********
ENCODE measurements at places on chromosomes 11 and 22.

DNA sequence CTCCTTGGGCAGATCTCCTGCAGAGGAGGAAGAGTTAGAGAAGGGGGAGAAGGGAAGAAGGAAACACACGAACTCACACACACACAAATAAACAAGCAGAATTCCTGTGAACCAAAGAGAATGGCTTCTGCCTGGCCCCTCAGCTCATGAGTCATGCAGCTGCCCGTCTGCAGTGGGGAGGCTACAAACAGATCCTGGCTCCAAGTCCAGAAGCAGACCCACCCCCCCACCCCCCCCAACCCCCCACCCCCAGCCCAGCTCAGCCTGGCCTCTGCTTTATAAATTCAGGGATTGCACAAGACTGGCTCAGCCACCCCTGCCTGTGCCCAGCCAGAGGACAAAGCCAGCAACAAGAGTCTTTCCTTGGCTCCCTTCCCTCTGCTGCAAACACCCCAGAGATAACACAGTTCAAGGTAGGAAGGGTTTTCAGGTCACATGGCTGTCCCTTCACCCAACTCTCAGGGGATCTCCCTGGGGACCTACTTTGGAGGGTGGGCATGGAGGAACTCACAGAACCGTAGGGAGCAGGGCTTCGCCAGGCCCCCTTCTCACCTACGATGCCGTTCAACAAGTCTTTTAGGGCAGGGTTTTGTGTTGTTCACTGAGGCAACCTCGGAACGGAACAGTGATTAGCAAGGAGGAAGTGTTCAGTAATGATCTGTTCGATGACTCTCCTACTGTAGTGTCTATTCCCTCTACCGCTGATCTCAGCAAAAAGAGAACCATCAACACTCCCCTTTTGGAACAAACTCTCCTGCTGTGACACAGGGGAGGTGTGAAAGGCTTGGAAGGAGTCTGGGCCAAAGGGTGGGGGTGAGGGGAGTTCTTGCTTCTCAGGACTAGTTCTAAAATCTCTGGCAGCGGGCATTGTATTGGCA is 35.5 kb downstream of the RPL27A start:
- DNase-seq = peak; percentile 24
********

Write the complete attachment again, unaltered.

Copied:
ENCODE measurements at places on chromosomes 11 and 22.

DNA sequence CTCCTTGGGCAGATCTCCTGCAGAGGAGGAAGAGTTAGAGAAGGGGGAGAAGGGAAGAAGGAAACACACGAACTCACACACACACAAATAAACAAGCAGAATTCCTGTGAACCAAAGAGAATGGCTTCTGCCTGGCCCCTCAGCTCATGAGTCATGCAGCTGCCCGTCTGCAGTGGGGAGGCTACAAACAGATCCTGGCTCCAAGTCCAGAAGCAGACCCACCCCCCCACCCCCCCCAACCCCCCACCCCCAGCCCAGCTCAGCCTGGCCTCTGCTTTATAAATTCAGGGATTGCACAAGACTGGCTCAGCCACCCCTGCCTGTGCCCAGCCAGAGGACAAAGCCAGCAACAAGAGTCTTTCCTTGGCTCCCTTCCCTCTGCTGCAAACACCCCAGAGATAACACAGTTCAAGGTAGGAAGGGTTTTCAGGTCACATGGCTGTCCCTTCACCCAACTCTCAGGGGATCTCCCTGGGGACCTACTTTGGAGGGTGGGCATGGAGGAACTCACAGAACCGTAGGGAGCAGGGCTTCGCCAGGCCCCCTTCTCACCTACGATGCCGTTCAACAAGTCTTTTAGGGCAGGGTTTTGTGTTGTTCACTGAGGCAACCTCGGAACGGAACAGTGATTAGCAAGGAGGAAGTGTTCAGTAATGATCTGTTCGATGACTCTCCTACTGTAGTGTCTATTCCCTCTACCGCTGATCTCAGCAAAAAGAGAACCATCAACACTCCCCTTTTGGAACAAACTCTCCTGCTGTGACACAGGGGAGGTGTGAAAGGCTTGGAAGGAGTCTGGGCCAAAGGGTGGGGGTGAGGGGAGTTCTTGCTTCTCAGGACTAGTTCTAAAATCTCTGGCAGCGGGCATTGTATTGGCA is 35.5 kb downstream of the RPL27A start:
- DNase-seq = peak; percentile 24